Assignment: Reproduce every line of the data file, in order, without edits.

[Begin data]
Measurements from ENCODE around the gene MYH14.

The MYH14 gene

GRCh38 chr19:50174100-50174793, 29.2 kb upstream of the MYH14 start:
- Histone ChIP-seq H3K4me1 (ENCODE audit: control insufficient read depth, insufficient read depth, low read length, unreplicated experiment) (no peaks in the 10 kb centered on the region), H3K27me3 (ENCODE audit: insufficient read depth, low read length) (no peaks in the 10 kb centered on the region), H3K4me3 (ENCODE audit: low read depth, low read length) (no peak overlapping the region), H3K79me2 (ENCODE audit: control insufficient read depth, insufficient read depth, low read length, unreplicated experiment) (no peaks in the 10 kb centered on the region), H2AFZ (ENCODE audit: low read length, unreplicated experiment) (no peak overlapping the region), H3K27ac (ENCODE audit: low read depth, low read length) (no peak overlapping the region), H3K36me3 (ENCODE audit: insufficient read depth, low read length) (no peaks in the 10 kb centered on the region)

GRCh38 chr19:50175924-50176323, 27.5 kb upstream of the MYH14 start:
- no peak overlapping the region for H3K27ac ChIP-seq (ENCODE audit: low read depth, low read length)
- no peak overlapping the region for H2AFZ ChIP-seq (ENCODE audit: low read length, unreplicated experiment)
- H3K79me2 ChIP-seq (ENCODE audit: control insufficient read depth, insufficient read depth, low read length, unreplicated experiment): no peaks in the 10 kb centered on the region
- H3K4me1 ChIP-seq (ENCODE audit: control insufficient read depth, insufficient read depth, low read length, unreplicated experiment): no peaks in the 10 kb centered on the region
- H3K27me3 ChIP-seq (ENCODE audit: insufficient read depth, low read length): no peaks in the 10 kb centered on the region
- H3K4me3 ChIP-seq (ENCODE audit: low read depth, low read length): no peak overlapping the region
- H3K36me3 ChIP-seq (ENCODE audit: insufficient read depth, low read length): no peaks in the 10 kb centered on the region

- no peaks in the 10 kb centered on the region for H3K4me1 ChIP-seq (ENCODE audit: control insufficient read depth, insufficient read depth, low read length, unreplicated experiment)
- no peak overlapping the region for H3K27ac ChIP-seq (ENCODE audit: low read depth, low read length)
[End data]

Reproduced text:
Measurements from ENCODE around the gene MYH14.

The MYH14 gene

GRCh38 chr19:50174100-50174793, 29.2 kb upstream of the MYH14 start:
- Histone ChIP-seq H3K4me1 (ENCODE audit: control insufficient read depth, insufficient read depth, low read length, unreplicated experiment) (no peaks in the 10 kb centered on the region), H3K27me3 (ENCODE audit: insufficient read depth, low read length) (no peaks in the 10 kb centered on the region), H3K4me3 (ENCODE audit: low read depth, low read length) (no peak overlapping the region), H3K79me2 (ENCODE audit: control insufficient read depth, insufficient read depth, low read length, unreplicated experiment) (no peaks in the 10 kb centered on the region), H2AFZ (ENCODE audit: low read length, unreplicated experiment) (no peak overlapping the region), H3K27ac (ENCODE audit: low read depth, low read length) (no peak overlapping the region), H3K36me3 (ENCODE audit: insufficient read depth, low read length) (no peaks in the 10 kb centered on the region)

GRCh38 chr19:50175924-50176323, 27.5 kb upstream of the MYH14 start:
- no peak overlapping the region for H3K27ac ChIP-seq (ENCODE audit: low read depth, low read length)
- no peak overlapping the region for H2AFZ ChIP-seq (ENCODE audit: low read length, unreplicated experiment)
- H3K79me2 ChIP-seq (ENCODE audit: control insufficient read depth, insufficient read depth, low read length, unreplicated experiment): no peaks in the 10 kb centered on the region
- H3K4me1 ChIP-seq (ENCODE audit: control insufficient read depth, insufficient read depth, low read length, unreplicated experiment): no peaks in the 10 kb centered on the region
- H3K27me3 ChIP-seq (ENCODE audit: insufficient read depth, low read length): no peaks in the 10 kb centered on the region
- H3K4me3 ChIP-seq (ENCODE audit: low read depth, low read length): no peak overlapping the region
- H3K36me3 ChIP-seq (ENCODE audit: insufficient read depth, low read length): no peaks in the 10 kb centered on the region

- no peaks in the 10 kb centered on the region for H3K4me1 ChIP-seq (ENCODE audit: control insufficient read depth, insufficient read depth, low read length, unreplicated experiment)
- no peak overlapping the region for H3K27ac ChIP-seq (ENCODE audit: low read depth, low read length)